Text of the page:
Eyes to See
In EYES TO SEE, Bret Lott, author of JEWEL (an Oprah Book Club pick), offers a pithy collection of 10 short stories that show God at work in the world.
A good story, Lott says in his introduction, will “delight and move and challenge and humble…. A good story can change the way we think, the way we live and love and make our way through this world.” Do these stories live up to this lofty expectation? Well, likely it will depend on the reader. Good short stories tend to act on readers like good novels --- we come to them with our own life stories, our prejudices, our tastes and our experiences.
But unlike many short story collections, although EYES TO SEE is an eclectic mix, there is nothing particularly jarring or out of synch. These stories hang together well as a whole piece, much as a warm and workmanlike quilt of harmonizing colors.
Some of Lott’s selections are ubiquitous to the Christian short story collection, such as Flannery O’Connor’s famous “A Good Man is Hard to Find” and Henry Van Dyke’s beloved “The Story of the Other Wise Many.” Other stories may be less familiar to the reader, such as “The Christmas Wife” by Helen Norris. I discovered some new writings from authors I was familiar with but hadn’t read extensively. An example: Although I have enjoyed G.K. Chesterton’s books, I had never dipped into the Father Brown mysteries; “The Blue Cross” was a delightful introduction.
One of the bonuses of the collection (which also serves to expand the page count) is a biography page that precedes the story and introduces the reader to the writer. Geographically, there are the expected Russian masters (Tolstoy, Dostoevsky), a few southerners (O’Connor, Dubus, Norris), the Brits (Chesterton, Trollope) and the random Japanese (Endo), Pennsylvanian/New Yorker (Van Dyke) and Illinois/North Dakotan (Woiwode). The time period spans about 150 years, from the mid-1800s to the previous decade.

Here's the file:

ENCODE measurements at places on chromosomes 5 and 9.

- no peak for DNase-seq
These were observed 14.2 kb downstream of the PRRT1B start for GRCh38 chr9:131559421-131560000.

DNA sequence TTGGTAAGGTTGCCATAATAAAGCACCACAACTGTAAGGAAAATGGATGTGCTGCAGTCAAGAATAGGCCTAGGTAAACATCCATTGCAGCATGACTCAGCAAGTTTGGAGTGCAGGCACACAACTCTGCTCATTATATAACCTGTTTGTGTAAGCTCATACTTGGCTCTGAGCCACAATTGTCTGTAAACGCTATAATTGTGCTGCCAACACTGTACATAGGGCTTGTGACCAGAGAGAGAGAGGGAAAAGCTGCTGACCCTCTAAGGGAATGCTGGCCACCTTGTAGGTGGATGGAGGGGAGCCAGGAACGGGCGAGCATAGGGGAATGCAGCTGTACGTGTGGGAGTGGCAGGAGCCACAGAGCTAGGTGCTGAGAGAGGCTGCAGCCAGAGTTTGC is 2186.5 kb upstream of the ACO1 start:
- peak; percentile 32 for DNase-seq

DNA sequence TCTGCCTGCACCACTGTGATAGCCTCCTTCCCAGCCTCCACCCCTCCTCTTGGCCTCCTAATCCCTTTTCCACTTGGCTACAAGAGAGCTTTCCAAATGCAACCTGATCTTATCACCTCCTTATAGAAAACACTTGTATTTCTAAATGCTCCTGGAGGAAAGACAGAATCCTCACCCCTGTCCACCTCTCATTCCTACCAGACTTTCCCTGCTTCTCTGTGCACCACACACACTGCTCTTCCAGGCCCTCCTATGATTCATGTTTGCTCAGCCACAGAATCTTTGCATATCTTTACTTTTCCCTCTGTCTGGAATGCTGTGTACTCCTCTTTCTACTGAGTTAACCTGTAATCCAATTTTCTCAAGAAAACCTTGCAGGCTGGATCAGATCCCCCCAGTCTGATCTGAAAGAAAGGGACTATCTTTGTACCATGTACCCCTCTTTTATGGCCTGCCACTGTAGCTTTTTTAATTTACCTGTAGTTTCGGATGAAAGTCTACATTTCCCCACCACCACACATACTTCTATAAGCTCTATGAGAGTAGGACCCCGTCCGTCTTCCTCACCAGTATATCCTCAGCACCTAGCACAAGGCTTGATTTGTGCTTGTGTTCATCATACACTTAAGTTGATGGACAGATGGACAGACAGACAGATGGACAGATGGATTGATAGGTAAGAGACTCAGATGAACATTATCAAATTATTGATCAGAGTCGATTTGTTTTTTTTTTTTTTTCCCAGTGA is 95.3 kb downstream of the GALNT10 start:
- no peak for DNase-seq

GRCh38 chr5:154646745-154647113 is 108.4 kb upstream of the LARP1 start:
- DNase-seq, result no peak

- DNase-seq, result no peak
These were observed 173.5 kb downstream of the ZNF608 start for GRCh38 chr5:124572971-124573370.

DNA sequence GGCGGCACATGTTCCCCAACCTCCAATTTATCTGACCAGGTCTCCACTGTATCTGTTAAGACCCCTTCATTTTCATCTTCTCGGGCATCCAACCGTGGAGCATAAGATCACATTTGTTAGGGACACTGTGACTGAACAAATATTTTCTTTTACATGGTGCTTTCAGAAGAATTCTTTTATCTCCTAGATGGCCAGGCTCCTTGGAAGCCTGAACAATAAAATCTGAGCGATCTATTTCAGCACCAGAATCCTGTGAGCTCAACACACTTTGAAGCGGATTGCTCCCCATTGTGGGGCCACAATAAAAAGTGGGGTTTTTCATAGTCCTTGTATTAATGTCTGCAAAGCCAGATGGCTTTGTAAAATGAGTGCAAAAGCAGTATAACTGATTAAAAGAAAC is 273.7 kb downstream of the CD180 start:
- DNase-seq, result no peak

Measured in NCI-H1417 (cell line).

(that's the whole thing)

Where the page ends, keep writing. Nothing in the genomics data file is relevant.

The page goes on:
Lott writes that he chose these stories for their ability to “seek to speak to and of the greatest story ever told: the love of God for us, a love so deep He gave His only begotten Son that we might have life everlasting.” If you are used to reading books with a direct moral lesson, be warned: you might be disappointed. These stories require you to dig a bit to find the faith themes (although some, such as “The Final Martyrs” and Van Dyke’s “The Story of the Other Wiseman,” are more explicit). I found this subtlety delightful --- and thought-provoking --- more than the “in your face” writing of more straightforwardly Christian fictional tales as we’ve known them in the past 30 years.
A good short story collection serves as a springboard for readers to find new writers they enjoy and then propel them to head off on rabbit trails, discovering more of the author’s other works. One of my favorites in the collection was “The Christmas Wife” by Helen Norris, a writer I was previously unfamiliar with. Lott tells us in her bio that she has written novels, other short stories and served as Poet Laureate for Alabama, as well as had two stories made into television films. I see many happy hours of reading --- and viewing --- ahead.
Despite the size of the jacketed hardcover (320 pages), the large type and sentence spacing make this a much larger book in appearance than in actual reading length. So if you are intimidated (rather than energized) by big hardcovers, don’t let the heft stop you. This is a good introduction to the short stories with subtle faith themes for Christian readers that will inspire you to search out more of the same.
Reviewed by Cindy Crosby on January 8, 2008